At the end of Friday night’s screening of director Chen Mei-Juin’s new film The Gangster’s Daughter, the packed house at the Billy Wilder theater in Los Angeles burst into a rare sort of applause that was borne not only of appreciation for the picture they’d just seen, but also from a sense of astonishment, like they’d just been let in on a powerful secret.
That secret, now being revealed to the world at the first Taiwanese Film Biennial at UCLA, is that Taiwan is a powerful player in global cinema, starring a new generation of talent and creative voices that are as extraordinary as any currently working anywhere in the world.
At least it was a secret to me, until now. And given my decades-long affiliation with the country, and my keen and abiding appreciation for its culture, if it’s been an epiphany for me then Taiwan’s newest wave in cinema is sure to be a revelation to most film lovers.
In the past I’ve lived and worked in Taiwan, and I’ve recently served as an advisor to Taiwan’s Ministry of Culture and its local arm, the Taiwan Academy in Los Angeles, so I ought to have known better. I’ve long been familiar with the artists and films of the “New Taiwanese Cinema,” the superb, highly personal 1980s and ’90s works of such filmmakers as Hou Hsiao-hsien (The Assassin, The Puppetmaster) and Edward Yang (Yi Yi). And from his first film I’ve been an ardent fan of Taiwan’s thrice Academy Award-nominated director Ang Lee (The Wedding Banquet, Eat Drink Man Woman, and the 2001 Best Foreign Language Film winner Crouching Tiger, Hidden Dragon). But apparently I lost touch with current developments, and needed to learn anew what a movie-making powerhouse Taiwan still is.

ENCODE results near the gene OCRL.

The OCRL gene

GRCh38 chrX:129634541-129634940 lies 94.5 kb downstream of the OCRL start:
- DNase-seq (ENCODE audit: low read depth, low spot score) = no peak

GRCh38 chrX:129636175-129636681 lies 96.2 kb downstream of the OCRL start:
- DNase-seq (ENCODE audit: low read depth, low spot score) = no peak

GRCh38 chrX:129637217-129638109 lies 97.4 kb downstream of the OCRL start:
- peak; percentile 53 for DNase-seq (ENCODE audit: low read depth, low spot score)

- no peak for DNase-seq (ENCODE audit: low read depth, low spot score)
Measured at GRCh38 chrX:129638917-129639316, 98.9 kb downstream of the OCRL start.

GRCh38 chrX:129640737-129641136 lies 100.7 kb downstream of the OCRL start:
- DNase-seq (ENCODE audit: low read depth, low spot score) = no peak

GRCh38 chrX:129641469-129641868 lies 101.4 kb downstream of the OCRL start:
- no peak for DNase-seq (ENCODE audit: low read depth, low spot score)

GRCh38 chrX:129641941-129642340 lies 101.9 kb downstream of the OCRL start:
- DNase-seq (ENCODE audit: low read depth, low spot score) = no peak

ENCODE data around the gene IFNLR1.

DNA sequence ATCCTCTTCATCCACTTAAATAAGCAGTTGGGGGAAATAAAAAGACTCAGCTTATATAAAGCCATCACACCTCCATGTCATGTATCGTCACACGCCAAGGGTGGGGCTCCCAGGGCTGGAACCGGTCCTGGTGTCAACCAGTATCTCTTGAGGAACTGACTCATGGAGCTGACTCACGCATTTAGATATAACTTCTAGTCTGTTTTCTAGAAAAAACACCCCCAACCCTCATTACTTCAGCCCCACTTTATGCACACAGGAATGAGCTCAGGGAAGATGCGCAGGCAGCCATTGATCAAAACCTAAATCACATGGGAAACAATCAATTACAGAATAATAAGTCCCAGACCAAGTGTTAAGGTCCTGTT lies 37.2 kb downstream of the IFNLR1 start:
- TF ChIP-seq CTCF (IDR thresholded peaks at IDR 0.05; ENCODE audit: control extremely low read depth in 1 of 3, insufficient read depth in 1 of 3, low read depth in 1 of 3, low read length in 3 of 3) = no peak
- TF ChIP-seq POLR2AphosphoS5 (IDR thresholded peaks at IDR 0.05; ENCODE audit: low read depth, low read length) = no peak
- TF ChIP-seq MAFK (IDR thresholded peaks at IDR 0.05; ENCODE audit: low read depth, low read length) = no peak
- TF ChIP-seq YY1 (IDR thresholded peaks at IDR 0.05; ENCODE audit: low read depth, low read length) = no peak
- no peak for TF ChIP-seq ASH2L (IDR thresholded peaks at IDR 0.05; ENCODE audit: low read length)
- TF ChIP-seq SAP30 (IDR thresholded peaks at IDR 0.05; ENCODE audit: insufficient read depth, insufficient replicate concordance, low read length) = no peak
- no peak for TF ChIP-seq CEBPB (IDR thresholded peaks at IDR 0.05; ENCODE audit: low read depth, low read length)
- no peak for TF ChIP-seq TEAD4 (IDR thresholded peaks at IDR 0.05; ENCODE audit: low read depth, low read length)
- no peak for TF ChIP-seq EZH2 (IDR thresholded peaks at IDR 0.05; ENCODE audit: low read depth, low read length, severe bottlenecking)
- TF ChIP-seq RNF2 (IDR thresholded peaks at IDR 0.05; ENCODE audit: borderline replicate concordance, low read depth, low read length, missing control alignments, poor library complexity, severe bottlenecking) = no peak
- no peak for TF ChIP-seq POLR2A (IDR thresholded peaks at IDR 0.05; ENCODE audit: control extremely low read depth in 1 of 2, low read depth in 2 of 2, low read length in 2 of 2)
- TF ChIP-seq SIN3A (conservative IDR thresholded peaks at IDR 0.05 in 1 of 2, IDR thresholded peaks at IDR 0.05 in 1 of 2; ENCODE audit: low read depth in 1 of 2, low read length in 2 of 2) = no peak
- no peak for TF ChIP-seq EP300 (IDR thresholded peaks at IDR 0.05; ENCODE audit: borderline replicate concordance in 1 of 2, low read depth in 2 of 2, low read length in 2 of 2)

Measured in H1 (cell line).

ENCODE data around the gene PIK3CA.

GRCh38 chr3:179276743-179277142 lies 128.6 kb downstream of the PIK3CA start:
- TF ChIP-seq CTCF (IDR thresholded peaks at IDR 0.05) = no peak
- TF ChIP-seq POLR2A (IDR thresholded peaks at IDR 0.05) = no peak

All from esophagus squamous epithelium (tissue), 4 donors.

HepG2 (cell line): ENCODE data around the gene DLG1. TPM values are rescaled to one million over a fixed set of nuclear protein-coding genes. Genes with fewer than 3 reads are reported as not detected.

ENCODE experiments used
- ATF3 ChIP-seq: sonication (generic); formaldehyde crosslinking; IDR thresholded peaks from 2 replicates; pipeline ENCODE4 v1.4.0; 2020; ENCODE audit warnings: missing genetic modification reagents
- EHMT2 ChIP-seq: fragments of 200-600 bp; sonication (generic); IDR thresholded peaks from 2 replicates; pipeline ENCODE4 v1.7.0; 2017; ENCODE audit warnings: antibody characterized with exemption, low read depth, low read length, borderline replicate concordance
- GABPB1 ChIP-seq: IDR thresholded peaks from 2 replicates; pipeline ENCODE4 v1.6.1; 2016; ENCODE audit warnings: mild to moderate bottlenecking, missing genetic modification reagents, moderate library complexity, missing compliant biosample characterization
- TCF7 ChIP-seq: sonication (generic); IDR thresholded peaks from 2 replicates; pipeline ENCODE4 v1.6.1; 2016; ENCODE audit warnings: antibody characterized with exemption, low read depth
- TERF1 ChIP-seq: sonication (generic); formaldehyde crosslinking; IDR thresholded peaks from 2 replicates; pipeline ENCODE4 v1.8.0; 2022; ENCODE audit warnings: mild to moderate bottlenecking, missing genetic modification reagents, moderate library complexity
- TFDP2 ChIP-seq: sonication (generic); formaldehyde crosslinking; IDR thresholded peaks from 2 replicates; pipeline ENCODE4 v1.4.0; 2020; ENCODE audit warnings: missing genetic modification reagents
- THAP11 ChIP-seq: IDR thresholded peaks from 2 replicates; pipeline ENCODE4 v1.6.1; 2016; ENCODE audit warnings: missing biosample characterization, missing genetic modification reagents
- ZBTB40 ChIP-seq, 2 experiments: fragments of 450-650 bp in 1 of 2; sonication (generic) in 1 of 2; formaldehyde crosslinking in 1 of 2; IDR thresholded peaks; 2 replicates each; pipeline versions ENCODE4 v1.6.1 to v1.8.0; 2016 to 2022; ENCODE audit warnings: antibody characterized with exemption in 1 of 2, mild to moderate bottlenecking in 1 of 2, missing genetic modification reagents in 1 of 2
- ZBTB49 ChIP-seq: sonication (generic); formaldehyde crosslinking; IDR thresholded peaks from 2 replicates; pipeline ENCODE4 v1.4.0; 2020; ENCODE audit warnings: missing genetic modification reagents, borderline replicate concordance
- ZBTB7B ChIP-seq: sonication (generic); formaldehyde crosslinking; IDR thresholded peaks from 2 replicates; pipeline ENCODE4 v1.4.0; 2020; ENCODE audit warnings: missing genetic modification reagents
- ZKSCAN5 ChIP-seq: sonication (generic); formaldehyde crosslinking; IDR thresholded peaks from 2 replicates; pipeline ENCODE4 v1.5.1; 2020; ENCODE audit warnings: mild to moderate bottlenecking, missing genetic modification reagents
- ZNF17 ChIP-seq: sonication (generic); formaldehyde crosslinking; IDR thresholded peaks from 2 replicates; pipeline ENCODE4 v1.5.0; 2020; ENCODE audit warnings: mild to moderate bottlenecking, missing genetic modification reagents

A prime example of that strength is the aforementioned The Gangster’s Daughter, a gorgeously rendered Taiwan-set story about the reunion of a spirited young tomboy (played by 19-year-old actress Ally Chiu) with the gangster father (Jack Kao) whom she’s never really known. The first fictional feature from USC-educated documentary filmmaker Chen, The Gangster’s Daughter is a deftly crafted work that is at once slyly comedic, heart-warming, and gut-wrenchingly tragic. She gets top-notch work from her crew, and equally exceptional performances from her actors, especially the wonderful gangster-film veteran Kao, and the luminous and skillful young Chiu, who is clearly a major new star in the making.
Taiwan’s cinema is almost entirely independent; although several big-budget foreign films have shot there in recent years including Martin Scorsese’s Silence, Luc Besson’s Lucy, and Ang Lee’s Life of Pi, the productions that originate locally are nearly all financed and produced outside of any traditional studio system. The Taiwanese government and its Ministry of Culture have provided increasing levels of support to local films and international co-productions, with filming grants, location and infrastructure support, and highly competitive tax rebates and other incentive schemes.
The Taiwan Academy in Los Angeles, under its Director Bill Chang and Deputy Director Ivy Tseng and their staff, is responsible for promoting the best of Taiwan’s achievements in film, literature and culture. Together with the UCLA Film & Television Archive they have curated and mounted a series of more than a dozen new and classic Taiwanese films called What Time Is It There? Tawiwanese Film Biennial, which will screen from October 20th through mid-November. I’ll be speaking in a panel discussion tomorrow, Sunday October 22nd, along with Gangster’s Daughter director Chen, UCLA professor Robert Chi, and producer Jane Yu, to be moderated by the UCLA Archive’s Paul Malcolm. The event starts at 2:oo pm at the Hammer Museum’s Billy Wilder theater, and it’s free to the public, so come join us if you’d like to be let in on the secret.